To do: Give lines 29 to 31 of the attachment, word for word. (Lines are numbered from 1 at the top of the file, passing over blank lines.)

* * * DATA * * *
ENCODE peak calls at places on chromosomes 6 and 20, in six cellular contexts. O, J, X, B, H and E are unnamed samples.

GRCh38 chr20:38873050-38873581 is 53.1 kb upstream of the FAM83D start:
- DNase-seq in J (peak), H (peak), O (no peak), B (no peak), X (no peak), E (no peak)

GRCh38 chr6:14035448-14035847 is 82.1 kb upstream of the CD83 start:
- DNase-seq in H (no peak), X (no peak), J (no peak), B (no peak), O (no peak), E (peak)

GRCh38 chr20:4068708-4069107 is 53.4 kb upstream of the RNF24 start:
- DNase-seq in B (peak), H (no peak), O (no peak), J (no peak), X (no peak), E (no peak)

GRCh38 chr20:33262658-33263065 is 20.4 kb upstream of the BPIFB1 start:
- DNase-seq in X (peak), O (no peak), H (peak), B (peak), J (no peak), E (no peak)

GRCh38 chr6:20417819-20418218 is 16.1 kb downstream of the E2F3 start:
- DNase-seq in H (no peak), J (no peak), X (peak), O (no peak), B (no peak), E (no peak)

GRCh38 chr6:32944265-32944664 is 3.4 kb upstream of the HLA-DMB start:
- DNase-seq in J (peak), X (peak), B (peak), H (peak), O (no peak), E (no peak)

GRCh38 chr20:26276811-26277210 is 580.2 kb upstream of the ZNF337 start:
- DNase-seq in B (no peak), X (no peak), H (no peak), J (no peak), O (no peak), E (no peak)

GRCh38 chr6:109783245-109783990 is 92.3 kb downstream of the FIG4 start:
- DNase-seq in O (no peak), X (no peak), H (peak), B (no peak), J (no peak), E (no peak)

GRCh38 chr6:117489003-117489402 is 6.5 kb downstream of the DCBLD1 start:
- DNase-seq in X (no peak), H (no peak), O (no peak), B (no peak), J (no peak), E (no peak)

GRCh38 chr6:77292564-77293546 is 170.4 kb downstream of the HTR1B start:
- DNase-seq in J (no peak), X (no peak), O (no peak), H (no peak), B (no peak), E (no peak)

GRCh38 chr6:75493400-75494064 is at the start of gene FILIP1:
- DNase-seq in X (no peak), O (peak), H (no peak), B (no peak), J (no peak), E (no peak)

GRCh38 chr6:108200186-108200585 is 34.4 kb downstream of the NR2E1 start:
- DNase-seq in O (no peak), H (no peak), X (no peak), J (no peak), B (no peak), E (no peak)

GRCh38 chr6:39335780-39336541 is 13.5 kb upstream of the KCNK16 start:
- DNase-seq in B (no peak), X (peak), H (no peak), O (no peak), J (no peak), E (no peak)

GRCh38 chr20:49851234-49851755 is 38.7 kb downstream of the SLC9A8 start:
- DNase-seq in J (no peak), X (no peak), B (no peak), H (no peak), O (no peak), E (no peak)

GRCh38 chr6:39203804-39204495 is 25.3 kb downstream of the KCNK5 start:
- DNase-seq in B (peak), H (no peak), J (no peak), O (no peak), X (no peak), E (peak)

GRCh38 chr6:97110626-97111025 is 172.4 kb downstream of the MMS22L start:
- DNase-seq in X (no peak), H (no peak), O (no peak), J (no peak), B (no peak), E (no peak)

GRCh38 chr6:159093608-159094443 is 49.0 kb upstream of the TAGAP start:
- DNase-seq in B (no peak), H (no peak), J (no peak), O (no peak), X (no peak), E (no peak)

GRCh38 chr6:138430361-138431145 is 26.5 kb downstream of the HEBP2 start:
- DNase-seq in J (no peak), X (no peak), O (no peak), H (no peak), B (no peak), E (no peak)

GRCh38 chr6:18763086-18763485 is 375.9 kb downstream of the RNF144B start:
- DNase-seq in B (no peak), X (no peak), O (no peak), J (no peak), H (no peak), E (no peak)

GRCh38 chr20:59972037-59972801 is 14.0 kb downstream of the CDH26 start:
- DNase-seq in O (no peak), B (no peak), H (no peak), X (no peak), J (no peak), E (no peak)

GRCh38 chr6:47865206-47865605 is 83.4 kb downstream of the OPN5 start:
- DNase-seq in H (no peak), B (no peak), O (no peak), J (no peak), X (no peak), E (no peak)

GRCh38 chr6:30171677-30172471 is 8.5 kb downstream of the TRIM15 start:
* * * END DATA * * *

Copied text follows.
- DNase-seq in J (no peak), X (no peak), B (no peak), H (no peak), O (no peak), E (no peak)

GRCh38 chr6:39203804-39204495 is 25.3 kb downstream of the KCNK5 start:
- DNase-seq in B (peak), H (no peak), J (no peak), O (no peak), X (no peak), E (peak)